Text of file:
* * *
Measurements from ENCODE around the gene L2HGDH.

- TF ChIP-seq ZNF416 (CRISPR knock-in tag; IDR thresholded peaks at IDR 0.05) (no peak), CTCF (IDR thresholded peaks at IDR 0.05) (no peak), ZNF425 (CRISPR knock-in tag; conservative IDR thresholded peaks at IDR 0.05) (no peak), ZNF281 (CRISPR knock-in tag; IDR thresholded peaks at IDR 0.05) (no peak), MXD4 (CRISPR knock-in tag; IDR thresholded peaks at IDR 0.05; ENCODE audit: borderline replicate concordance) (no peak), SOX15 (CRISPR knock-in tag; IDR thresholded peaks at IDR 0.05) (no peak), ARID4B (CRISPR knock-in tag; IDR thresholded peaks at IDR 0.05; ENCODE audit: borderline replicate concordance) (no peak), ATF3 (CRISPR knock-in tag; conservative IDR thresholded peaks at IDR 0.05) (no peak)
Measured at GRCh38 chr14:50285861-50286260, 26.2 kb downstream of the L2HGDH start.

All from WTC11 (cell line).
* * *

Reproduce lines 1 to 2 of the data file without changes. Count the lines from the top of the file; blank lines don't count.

Measurements from ENCODE around the gene L2HGDH.

- TF ChIP-seq ZNF416 (CRISPR knock-in tag; IDR thresholded peaks at IDR 0.05) (no peak), CTCF (IDR thresholded peaks at IDR 0.05) (no peak), ZNF425 (CRISPR knock-in tag; conservative IDR thresholded peaks at IDR 0.05) (no peak), ZNF281 (CRISPR knock-in tag; IDR thresholded peaks at IDR 0.05) (no peak), MXD4 (CRISPR knock-in tag; IDR thresholded peaks at IDR 0.05; ENCODE audit: borderline replicate concordance) (no peak), SOX15 (CRISPR knock-in tag; IDR thresholded peaks at IDR 0.05) (no peak), ARID4B (CRISPR knock-in tag; IDR thresholded peaks at IDR 0.05; ENCODE audit: borderline replicate concordance) (no peak), ATF3 (CRISPR knock-in tag; conservative IDR thresholded peaks at IDR 0.05) (no peak)